The Urban Justice Center serves New York City's most vulnerable residents through a combination of direct legal service, systemic advocacy, community education and political organizing. Our 11 Projects assist clients on numerous levels, from one-on-one legal advice in soup kitchens, to filing class action lawsuits to bring about systemic change, to pushing social justice legislation forward.

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Since 1981, the Urban Justice Center has served New York City's most vulnerable...

LA CROSSE, Wis. — When my daughter, Carri Leigh Goodwin, joined the Marine Corps in July 2007, she was a shy, quiet 18-year-old who loved reading and writing poetry. She joined the Marines to make me proud — I’m a former Marine — and to her surprise, she turned out to be good with a gun.

She came home in February 2009 and was a ticking time bomb. The bomb went off after five days, when she died of acute alcohol poisoning on a freezing Ohio night.

“For every single day we wait, we risk — and are — damaging the people who are sitting in those cells. How can we continue to put people’s humanity on hold?” - MHP Safe Reentry Advocate, Johnny Perez

“The science on this issue has not changed, and neither should the board’s commitment to rules passed in January 2015.” said Jennifer Parish, director of criminal justice advocacy at the Urban Justice Center’s Mental Health Project. “This board must not allow young people to be scarred by isolation, neglect and brutality.”

"In continuing to grant the department extensions, variance after variance in excluding young adults from solitary confinement, the board must remember that individual lives are affected by the choices it makes,"Jennifer Parish, MHP Director of Criminal Justice Advocacy said.

“This is not a black or white, Republican or Democratic issue,” MHP Safe Re-entry Advocate, Johnny Perez said. “This is a human issue. It’s a moral issue.”

"I don't know if it's becoming more violent or not, and I don't know who is responsible for that. I don't think the solution is locking people up for 23 or 24 hours a day," said Jennifer Parish, MHP Director of Criminal Justice Advocacy.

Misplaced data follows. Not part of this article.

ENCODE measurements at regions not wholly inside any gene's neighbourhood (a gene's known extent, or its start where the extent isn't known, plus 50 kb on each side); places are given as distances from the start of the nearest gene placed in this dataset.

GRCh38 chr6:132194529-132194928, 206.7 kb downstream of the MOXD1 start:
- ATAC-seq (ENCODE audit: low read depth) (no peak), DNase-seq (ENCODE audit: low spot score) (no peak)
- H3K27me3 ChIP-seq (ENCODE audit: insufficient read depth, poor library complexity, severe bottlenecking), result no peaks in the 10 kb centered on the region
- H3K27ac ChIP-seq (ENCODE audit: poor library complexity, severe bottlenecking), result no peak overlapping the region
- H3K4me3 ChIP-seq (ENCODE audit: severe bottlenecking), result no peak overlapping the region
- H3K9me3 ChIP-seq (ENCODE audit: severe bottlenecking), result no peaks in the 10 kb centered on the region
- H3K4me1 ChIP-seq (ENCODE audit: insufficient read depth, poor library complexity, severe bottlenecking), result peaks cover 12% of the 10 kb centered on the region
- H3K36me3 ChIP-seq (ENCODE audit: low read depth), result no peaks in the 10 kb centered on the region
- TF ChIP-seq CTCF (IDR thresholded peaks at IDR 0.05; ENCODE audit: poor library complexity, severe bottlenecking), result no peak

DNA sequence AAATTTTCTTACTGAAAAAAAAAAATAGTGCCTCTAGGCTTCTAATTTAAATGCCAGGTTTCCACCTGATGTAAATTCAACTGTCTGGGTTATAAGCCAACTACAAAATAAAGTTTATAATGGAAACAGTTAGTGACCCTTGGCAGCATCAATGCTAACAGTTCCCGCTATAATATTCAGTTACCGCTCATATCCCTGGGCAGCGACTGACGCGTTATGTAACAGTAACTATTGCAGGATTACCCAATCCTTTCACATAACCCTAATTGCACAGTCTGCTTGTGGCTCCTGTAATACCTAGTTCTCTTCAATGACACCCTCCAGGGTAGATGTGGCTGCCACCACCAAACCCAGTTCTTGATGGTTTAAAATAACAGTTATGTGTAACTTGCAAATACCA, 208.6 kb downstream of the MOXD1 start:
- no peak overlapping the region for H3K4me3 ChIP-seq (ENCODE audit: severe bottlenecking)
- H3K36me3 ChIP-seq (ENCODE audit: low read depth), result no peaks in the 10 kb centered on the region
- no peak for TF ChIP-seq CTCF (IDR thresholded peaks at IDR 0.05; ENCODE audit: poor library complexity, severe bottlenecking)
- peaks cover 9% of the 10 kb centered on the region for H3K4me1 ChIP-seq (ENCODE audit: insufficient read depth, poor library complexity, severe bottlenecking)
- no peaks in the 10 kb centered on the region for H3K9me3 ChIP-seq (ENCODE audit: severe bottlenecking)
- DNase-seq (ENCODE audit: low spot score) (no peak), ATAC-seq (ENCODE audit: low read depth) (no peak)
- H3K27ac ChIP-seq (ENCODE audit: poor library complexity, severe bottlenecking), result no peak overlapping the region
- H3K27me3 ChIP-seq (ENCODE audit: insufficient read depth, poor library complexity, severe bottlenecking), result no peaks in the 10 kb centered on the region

Voice of America today published a detailed article on the future of the Afghan Special Immigrant Visa (SIV) program.

After an amendment to include additional visas in the National Defense Authorization Act was blocked on the Senate floor, the defense bill passed without any mention of the program, leaving thousands of Afghan allies in limbo.

MHP was recognized by New York State Senator Jesse E. Hamilton at the inaugural Reflection of Hop Awards. MHP received the Program Innovation Award, which is granted to organizations who serve in the best interests and well-being of New Yorkers; and enforces the rights of low-income New Yorkers with Mental Illness.

An article published today on PRI quotes Betsy Fisher, IRAP’s Policy Director, on the United States’ efforts to meet its goal of resettling 10,000 Syrian refugees by the end of the fiscal year. The White House today released updated figures on the number of Syrians it has resettled so far. With only 1,285 Syrians resettled six months into the year, the United States is well behind its goal.

“The increase this month is a move in the right direction, but having met 13 percent of our goal, we are concerned that it will be very challenging to meet the 10,000 goal,” said Fisher.

This afternoon, The Daily Caller cited IRAP in an article drawing attention to the current mark-up of the National Defense Authorization Act (NDAA), which risks leaving stranded thousands of deserving Afghans who assisted the U.S. mission during the war. The mark-up severely restricts interpreter eligibility and does not provide for much-needed additional visas, explained Betsy Fisher, IRAP’s Policy Director, to The Daily Caller.